Ladbrokes and Gala Coral, two of the UK’s leading bookmakers, are considering a possible merger and it could have an impact on the online poker scene if it goes according t plan.
Talks of a deal first hit the headlines courtesy of the UK’s Racing Post after it received a quote from Ladbrokes’ CEO Jim Mullen.
Outlining the possibilities of merging the two gaming powerhouses, Mullen said that a deal could help revitalize results for Ladbrokes both online and offline.
“A merger with Gala Coral could create a combined business with significant scale and has the potential to generate substantial cost synergies, creating value for both companies’ shareholders,” Mullen told the Racing Post.
Financial Boost for Ladbrokes
As news of the talks spread throughout the financial world, Ladbrokes’ stock price jumped by almost 20 percent to 146p. Although the price has since stabilized at 137.4p per share, the news is still being viewed as a positive step for both companies.
In addition to making the new company the largest high street bookmaker in the UK with more than 4,000 shops, the deal would see Ladbrokes and Gala Coral have a larger presence in the virtual arena. As it stands, both companies are nestled behind the likes of Paddy Power, bet365, and William Hill in the online betting rankings.
However, a merger between the two companies would give the newly formed entity and much larger client base, selection of betting options and, significantly, cash flow. Moreover, for poker players this could lead to a wealth of new options if a deal is agreed.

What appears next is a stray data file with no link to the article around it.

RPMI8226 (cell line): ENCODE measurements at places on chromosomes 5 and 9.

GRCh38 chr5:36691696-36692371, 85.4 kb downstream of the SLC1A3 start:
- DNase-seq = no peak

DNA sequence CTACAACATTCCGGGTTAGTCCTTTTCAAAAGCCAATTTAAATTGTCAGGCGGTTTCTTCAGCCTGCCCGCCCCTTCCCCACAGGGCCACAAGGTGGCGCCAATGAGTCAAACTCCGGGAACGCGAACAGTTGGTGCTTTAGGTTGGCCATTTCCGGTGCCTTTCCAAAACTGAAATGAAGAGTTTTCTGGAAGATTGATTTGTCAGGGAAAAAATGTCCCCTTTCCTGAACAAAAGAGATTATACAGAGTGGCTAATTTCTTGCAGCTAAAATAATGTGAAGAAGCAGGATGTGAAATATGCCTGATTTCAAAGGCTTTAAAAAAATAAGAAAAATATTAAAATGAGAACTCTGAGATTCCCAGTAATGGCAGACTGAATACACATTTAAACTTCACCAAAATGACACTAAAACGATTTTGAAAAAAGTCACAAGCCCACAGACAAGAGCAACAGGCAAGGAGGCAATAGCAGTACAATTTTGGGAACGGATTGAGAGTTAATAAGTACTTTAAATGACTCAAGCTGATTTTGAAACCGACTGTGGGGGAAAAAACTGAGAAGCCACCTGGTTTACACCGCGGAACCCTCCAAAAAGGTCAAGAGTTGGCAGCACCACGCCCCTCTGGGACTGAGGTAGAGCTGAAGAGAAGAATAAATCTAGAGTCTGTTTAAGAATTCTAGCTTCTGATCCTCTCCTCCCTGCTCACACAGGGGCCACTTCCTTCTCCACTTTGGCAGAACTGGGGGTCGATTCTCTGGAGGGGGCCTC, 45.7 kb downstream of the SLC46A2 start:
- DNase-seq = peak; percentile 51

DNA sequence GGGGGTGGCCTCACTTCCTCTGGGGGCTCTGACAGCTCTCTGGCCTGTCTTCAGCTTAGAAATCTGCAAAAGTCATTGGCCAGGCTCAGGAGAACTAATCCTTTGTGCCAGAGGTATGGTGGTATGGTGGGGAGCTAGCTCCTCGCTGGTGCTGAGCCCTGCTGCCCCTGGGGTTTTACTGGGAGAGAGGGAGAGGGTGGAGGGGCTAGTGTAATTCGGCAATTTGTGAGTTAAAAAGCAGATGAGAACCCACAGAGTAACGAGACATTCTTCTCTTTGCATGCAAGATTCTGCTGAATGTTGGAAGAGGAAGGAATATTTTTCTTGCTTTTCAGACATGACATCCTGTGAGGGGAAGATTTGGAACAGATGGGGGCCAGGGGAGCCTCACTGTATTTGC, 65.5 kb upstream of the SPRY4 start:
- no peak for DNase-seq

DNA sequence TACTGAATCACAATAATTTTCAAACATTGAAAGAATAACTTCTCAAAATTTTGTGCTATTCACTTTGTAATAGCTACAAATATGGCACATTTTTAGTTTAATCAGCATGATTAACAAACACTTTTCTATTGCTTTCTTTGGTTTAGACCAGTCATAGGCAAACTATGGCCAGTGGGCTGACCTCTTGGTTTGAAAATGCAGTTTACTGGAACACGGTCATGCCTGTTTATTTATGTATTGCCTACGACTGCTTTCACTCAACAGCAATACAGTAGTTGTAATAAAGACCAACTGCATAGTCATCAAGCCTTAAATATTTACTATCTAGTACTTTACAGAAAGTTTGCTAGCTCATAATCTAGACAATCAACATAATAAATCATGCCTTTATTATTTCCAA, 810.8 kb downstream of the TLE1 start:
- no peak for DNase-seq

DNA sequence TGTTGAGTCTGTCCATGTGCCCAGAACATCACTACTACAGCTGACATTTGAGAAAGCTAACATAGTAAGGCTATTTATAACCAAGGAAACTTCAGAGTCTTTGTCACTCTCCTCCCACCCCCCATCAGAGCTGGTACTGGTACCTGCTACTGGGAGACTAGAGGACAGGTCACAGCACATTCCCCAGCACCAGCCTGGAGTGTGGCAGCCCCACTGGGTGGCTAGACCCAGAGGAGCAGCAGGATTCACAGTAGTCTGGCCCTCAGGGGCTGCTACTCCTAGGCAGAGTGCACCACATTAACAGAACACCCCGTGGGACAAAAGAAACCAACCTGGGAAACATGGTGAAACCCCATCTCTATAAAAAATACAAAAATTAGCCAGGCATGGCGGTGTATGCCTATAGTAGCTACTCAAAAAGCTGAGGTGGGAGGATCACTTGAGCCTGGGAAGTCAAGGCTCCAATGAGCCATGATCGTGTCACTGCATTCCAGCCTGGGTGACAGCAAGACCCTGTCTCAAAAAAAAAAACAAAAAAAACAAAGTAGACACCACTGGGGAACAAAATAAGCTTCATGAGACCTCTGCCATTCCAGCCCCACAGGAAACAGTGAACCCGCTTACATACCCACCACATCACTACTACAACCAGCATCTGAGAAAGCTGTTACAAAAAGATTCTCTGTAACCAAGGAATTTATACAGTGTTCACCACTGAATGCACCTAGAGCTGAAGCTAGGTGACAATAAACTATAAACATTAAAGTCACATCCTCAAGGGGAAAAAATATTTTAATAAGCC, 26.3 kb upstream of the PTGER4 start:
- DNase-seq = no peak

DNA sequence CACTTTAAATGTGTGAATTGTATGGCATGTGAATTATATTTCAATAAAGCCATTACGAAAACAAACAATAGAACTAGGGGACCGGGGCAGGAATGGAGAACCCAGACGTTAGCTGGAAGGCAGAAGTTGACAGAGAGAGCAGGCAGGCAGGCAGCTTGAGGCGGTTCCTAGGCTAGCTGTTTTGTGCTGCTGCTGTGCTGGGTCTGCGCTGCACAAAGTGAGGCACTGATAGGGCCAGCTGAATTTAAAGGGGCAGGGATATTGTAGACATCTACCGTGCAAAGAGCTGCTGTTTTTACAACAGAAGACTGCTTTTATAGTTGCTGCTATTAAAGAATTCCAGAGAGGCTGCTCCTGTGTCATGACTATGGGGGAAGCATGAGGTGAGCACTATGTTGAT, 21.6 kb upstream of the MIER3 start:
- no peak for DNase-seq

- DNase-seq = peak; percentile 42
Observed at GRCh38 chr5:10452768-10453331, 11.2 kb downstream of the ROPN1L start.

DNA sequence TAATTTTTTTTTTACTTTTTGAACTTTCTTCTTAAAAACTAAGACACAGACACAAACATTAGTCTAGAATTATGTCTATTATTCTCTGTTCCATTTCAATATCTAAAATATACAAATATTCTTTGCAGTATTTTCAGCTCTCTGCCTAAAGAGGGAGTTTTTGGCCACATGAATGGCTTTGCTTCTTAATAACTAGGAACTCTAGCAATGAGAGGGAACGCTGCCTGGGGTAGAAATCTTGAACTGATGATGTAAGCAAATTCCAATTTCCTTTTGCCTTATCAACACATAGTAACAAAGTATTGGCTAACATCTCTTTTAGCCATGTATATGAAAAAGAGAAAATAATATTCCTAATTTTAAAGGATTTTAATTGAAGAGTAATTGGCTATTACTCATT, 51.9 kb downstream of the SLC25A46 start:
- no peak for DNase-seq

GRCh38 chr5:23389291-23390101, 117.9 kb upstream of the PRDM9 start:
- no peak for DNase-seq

Although Ladbrokes Poker and Coral Poker are both part of the iPoker network, they are far from the top of the network’s traffic tree. A newly formed platform would have pulling power from two sides which could result in it becoming the dominant force on the iPoker Network.
Long Way from Pen to Paper
Despite optimism in the financial markets, Mullen exercised caution and explained that nothing is concrete. In fact, given the nature of the proposed deal, a number of logistical hurdles would need to be overcome before the transaction is completed.
According to terms of the proposal, Coral, a privately owned company, would assume control of the publicly traded Ladbrokes. In addition to this logistical obstacle, Coral is the smaller of the two companies, which would make the deal a reverse takeover.
Although these issues aren’t expected to pose a huge problem for either entity, a precedent for problems between the two companies has already been set. Back in 1998, Ladbrokes made a move for Coral with a bid worth £363 million.
However, before a deal could be agreed upon, the UK’s then-secretary for state trade and industry Peter Mandelson blocked it on the grounds that it would “damage competition” and “disadvantage punters.”
But with Mandelson now retired and online gaming changing the industry since that time, it’s unlikely the government would raise such objections if the talks between Ladbrokes and Coral progress in a positive direction.